For many video producers, the last step in a production project is using a compression utility, which takes full-resolution video and prepares it for Web, CD-ROM, or DVD delivery. Sorenson Squeeze 4 Compression Suite can grind video into nearly every popular rich-media format, including QuickTime, RealMedia, Macromedia Flash, MPEG-2, and MPEG-4.
Missing from that laundry list is Microsoft’s hugely popular Windows Media format. Sorenson Media plans to support Windows Media encoding by the time you read this. Alas, the plug-in for this support will cost an additional $179.
Squeezing Made Simple
The big changes in Squeeze 4 are its revamped interface and enhanced optimizing features. Indeed, Squeeze 4 can hold its own alongside Discreet’s Cleaner (
), long the king of compression.
Advanced users will delight in numerous new image filters and settings, and beginners can get great results from Squeeze’s built-in presets (See screenshot). More than 100 presets cover delivery methods ranging from dial-up modems to broadband connections to CDs and DVDs.
On the downside, the presets have arcane names, such as Med_Prog, that only hint at a setting’s parameters and make it harder for inexperienced users to choose one setting over another. I’d like to see Squeeze display a brief summary of a selected setting in the Details area of its window.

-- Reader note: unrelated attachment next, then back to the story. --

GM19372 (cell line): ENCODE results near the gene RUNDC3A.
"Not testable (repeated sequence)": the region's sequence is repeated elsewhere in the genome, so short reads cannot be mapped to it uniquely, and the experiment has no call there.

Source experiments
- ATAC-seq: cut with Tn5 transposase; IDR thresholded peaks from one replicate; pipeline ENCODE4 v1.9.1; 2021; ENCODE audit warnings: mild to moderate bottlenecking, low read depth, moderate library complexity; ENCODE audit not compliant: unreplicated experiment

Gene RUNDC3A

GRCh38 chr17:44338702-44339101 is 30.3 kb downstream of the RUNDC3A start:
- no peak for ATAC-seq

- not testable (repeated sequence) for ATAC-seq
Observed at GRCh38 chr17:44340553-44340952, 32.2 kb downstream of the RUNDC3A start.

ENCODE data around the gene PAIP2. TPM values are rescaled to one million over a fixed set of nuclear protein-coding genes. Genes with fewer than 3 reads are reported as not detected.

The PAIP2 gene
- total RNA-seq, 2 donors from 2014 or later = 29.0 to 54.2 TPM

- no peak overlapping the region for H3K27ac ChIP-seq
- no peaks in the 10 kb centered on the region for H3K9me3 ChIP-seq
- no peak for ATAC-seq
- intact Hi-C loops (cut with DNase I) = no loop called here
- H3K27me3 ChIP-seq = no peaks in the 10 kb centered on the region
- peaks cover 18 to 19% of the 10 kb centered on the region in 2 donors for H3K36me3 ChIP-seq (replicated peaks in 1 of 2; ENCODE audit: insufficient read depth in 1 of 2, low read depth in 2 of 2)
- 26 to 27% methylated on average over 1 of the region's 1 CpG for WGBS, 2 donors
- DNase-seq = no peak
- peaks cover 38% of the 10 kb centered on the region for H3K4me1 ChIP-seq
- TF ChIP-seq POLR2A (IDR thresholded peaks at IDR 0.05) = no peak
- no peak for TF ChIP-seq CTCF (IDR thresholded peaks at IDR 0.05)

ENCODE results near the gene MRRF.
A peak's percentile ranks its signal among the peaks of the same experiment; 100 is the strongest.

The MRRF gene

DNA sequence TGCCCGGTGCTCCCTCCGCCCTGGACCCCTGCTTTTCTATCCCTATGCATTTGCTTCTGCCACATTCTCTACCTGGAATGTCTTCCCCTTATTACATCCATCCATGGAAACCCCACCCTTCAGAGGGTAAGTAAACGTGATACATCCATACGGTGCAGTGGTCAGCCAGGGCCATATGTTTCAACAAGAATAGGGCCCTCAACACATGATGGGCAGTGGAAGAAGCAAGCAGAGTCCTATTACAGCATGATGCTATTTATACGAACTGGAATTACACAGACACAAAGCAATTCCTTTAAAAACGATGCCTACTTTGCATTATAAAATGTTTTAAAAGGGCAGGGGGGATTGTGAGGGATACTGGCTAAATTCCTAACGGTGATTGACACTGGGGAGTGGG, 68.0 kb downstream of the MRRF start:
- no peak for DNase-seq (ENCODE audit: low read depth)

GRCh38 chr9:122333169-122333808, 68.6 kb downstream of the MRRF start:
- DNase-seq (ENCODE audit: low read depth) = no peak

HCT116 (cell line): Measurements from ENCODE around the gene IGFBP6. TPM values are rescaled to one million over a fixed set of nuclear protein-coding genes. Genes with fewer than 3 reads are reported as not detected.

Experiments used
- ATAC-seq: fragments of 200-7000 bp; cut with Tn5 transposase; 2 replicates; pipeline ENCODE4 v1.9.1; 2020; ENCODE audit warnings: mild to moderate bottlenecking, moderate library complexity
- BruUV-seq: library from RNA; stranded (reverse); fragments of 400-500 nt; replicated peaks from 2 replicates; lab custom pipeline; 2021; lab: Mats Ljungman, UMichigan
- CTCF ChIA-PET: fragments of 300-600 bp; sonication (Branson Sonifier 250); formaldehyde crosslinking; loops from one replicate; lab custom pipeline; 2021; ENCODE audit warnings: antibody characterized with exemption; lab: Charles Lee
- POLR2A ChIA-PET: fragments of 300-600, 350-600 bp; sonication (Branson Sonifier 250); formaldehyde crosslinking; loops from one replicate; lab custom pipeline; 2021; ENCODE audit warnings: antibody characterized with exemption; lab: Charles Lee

Squeeze 4’s interface has other rough edges—its dialog boxes look like those of Windows programs, and some of its keyboard shortcuts behave inconsistently—but I can’t gripe about the new preview area, which makes experimenting easy and efficient. A new split-screen feature lets you see before-and-after previews that show how a frame will look after compression. To assess how a specific section of footage will compress, you can mark its starting and ending points and then compress only that section. This is a huge time-saver that streamlines the trial-and-error phase of compression.
Squeeze 4 adds the ability to create MPEG-1 or MPEG-2 files for use on Video CDs or DVDs. But don’t buy it for this reason alone: in my tests, Squeeze’s MPEG quality was inferior to that of Apple’s Compressor, which is included with both Final Cut Pro HD and DVD Studio Pro 3.0 (
Squeeze 4 can also compress to the H.264 format, a brand-new variant of MPEG-4. Also called AVC, H.264 is so new that you can’t play it back—QuickTime doesn’t yet support the format; however, Apple has announced that OS X 10.4 (Tiger) and QuickTime 7 will.
Squeeze’s RealMedia support is a welcome addition, but an annoying bug requires that you save compressed movies on your internal hard drive. There are several glitches like this in Squeeze 4, and Sorenson Media plans to address them with a free version 4.1 update, which should be available by the time you read this.
Macworld’s Buying Advice
Sorenson Squeeze 4 Compression Suite excels at compressing video to common Web and CD-ROM formats. If your needs revolve around the Flash or MPEG-4 formats, consider Squeeze 4 for Macromedia Flash MX ($119) or Squeeze 4 for MPEG-4 ($199). Both share the Compression Suite’s interface and optimizing features.